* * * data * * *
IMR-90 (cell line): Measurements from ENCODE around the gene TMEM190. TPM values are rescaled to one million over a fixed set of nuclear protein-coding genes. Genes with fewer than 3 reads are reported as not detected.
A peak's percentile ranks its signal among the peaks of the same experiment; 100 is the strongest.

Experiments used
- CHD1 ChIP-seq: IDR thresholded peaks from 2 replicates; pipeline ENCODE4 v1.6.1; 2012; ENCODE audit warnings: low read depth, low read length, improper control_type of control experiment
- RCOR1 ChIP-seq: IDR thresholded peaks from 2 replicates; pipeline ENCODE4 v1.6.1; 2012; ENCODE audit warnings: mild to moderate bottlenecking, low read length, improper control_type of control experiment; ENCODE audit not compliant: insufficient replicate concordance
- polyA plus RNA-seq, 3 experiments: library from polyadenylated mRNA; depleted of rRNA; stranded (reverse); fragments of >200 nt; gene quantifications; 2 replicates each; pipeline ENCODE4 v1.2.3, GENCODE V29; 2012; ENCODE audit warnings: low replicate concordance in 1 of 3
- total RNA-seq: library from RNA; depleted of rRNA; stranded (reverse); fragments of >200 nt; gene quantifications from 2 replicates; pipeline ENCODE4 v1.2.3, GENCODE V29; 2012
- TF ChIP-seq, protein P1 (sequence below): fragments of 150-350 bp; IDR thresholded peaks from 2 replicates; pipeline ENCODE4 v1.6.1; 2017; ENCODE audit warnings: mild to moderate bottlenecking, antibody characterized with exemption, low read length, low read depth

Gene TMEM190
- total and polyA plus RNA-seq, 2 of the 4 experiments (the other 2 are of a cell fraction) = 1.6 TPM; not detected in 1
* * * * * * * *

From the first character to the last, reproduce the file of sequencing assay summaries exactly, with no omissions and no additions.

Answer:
IMR-90 (cell line): Measurements from ENCODE around the gene TMEM190. TPM values are rescaled to one million over a fixed set of nuclear protein-coding genes. Genes with fewer than 3 reads are reported as not detected.
A peak's percentile ranks its signal among the peaks of the same experiment; 100 is the strongest.

Experiments used
- CHD1 ChIP-seq: IDR thresholded peaks from 2 replicates; pipeline ENCODE4 v1.6.1; 2012; ENCODE audit warnings: low read depth, low read length, improper control_type of control experiment
- RCOR1 ChIP-seq: IDR thresholded peaks from 2 replicates; pipeline ENCODE4 v1.6.1; 2012; ENCODE audit warnings: mild to moderate bottlenecking, low read length, improper control_type of control experiment; ENCODE audit not compliant: insufficient replicate concordance
- polyA plus RNA-seq, 3 experiments: library from polyadenylated mRNA; depleted of rRNA; stranded (reverse); fragments of >200 nt; gene quantifications; 2 replicates each; pipeline ENCODE4 v1.2.3, GENCODE V29; 2012; ENCODE audit warnings: low replicate concordance in 1 of 3
- total RNA-seq: library from RNA; depleted of rRNA; stranded (reverse); fragments of >200 nt; gene quantifications from 2 replicates; pipeline ENCODE4 v1.2.3, GENCODE V29; 2012
- TF ChIP-seq, protein P1 (sequence below): fragments of 150-350 bp; IDR thresholded peaks from 2 replicates; pipeline ENCODE4 v1.6.1; 2017; ENCODE audit warnings: mild to moderate bottlenecking, antibody characterized with exemption, low read length, low read depth

Gene TMEM190
- total and polyA plus RNA-seq, 2 of the 4 experiments (the other 2 are of a cell fraction) = 1.6 TPM; not detected in 1